Save or Payoff Your Debts – What to do?

These days a boon of cash is as a fortunate find, as it is a rare one. One of the questions that will come to mind, after the rush of excitement, is; do I pay off bills and debt or do I save?

Many people are weighed down under debt and high interest rates, and many more are in need of debt help. A sudden flush of cash from any means, like a tax refund, a work-related bonus, or extra income is a wonderful thing; but these days the dollar needs to stretch more than ever. What should you do? Do you get out from under any debt or do you start saving for the future? That all depends on your specific circumstances.

Simple math will give you the insight you need to make the right decision around your debt-management- versus-savings debate.  The decision really revolves around interest rates and your long term plans. If your debt is minor, and the interest rates on your credit cards are minimal, then you are in a good position to save.  Though, you may want to balance the allocation of funds, and pay a bit towards you debt, you may be able to pay the small amount off entirely, and save the rest.

But, if your debt is considerable, and the interest rates are high on your various cards, then you are going to be paying more in the long term than you would save. For instance, if your savings or money market accounts only yield 2% or lower, but your interest rates on your cards are 14%, then you are bleeding money because of the exuberant interest rates. It’s advisable to pay off the debt as quickly as you can.

If your debt is larger than you can manage, and the recent boon of funds doesn’t begin to cover it, then you may need to look into a debt settlement. This option is an alternative to filing bankruptcy, and can drastically reduce the total amount of debt you owe.  You can find debt help through a number of non-profit debt management programs, or seek the aid of a debt settlement lawyer.

When it comes to the decision between savings and paying off debt, balance is generally the key. If you are unable to create a sensible monthly budget, or you don’t know how to manage your debt, then you should seek credit card debt advice, and debt settlement advice.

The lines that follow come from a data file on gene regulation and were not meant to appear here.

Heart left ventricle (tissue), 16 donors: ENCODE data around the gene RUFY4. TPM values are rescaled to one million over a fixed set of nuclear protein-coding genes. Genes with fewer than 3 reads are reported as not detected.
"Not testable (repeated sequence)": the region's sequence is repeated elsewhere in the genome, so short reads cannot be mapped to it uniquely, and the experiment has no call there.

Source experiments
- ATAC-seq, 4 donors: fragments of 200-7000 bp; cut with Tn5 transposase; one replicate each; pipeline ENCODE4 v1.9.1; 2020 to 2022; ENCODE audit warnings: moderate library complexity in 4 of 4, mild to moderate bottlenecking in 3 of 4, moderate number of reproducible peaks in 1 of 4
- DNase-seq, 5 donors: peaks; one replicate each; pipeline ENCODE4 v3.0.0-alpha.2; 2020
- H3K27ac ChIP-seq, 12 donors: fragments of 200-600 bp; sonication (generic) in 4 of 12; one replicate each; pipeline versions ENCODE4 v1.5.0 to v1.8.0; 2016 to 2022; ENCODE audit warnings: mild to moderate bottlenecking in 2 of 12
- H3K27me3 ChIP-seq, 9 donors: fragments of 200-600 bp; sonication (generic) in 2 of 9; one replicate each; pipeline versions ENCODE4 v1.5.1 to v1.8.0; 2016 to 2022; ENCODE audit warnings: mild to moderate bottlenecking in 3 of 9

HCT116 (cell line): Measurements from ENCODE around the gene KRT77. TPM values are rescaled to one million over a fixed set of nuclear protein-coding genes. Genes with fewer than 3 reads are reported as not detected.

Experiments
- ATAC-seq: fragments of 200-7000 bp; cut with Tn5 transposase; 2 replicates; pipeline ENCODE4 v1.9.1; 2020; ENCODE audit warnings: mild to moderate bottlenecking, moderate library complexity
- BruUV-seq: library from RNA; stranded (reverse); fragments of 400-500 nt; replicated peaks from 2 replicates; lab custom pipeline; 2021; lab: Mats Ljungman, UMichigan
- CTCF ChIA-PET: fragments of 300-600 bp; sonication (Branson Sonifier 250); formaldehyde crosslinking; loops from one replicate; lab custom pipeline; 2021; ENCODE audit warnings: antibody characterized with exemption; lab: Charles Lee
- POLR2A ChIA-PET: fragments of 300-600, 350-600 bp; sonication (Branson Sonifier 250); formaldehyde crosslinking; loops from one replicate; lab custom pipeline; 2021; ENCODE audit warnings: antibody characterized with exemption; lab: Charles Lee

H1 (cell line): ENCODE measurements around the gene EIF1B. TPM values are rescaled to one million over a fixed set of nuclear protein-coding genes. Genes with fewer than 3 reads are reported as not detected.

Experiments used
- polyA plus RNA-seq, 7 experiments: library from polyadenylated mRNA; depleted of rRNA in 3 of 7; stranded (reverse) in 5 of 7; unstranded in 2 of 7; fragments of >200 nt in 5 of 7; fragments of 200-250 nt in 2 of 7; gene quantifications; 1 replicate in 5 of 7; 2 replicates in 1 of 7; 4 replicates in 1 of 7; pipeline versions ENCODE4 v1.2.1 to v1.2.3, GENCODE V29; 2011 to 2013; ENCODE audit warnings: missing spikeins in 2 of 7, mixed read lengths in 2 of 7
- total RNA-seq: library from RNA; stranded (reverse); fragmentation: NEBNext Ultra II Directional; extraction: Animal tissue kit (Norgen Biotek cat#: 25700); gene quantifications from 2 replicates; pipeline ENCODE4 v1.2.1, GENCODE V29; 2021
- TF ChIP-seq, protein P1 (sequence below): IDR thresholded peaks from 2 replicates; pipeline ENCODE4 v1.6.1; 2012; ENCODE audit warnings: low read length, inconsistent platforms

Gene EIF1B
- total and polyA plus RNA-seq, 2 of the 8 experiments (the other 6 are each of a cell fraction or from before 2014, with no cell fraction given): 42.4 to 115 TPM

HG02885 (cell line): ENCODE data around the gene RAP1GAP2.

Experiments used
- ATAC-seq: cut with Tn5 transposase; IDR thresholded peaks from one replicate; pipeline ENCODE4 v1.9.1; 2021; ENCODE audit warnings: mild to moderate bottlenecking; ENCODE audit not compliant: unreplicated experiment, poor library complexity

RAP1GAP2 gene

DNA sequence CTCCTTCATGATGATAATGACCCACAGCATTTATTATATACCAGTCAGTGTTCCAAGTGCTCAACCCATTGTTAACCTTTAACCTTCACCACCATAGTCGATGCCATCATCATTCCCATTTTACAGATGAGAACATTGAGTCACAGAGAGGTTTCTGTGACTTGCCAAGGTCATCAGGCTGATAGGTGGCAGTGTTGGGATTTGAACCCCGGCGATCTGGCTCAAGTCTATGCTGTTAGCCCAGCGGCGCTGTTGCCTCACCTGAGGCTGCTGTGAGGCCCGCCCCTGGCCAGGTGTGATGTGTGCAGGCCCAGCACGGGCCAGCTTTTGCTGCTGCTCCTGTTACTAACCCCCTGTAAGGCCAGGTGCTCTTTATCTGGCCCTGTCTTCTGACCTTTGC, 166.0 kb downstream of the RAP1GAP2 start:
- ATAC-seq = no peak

A debt settlement is an easier affair, and less damaging to your credit score than a bankruptcy case. It’s best to find a reputable debt settlement lawyer to mediate and negotiate with your creditors.  It may be too arduous for you to negotiate with your creditors alone.

First you will be asked to cease making any and all monthly credit payments. You will need to save up cash to deposit into an escrow account that the debt settlement lawyer will monitor. Once escrow is funded, then they negotiate with your creditors, generally lowering your debt totals by 20% to 60%. They consolidate your payments, so that you make one, regularly scheduled, and budgeted monthly payment toward all your debt.

Many have fallen behind on their mortgages, and are unable to get refinanced with their underwater mortgages. Creditors would rather get what they can out of you than to lose the income from your mortgage entirely in a bankruptcy case. If you’re behind on your mortgage, and you come into sudden funds, you may need to research your debt settlement options in the way of finding refinancing, or negotiating to lower your monthly payments and you should have the property reassessed to current market value. There are ways to consolidate your property loans, and to negotiate over the total amount of mortgage debt. While these matters are more complicated by the varying state laws, you may need to seek the advice of a debt settlement lawyer. To learn more about your consumer right regarding debt click here.

If you are fortunate enough to come into a boon of funds, and you are stricken with debt, the ideal use of those funds would be to apply them toward a debt settlement of any type. You may also contact and negotiate with your creditors directly. This is a good tactic if your debt size is a manageable amount, or your number of creditors is limited to two or three.

It’s advisable to seek counsel from a debt settlement attorney, and research your consumer rights and options.

In order for you to make an educated decision on how to best use your surplus of funds, doing the math is worth it. Figure out the amount of money you’d be paying over the years with high interest rates tacked on to your credit card debt. Review your long-term financial goals, and find a balanced use of the funds. With a little advice from a debt lawyer you will be empowered to free yourself from the shackles of interest rates, and get on track for a better financial future, where you can put money in the bank.

If you are uncertain of all your options, and you aren’t finding the right information online, then seek the advice from a qualified debt lawyer, who can shed light on your rights, the laws, and the best avenue for you to reach your goals.

Jimmy Simond is a founder of Personalfinancetricks.com, he share his immense knowledge of finance in this blog.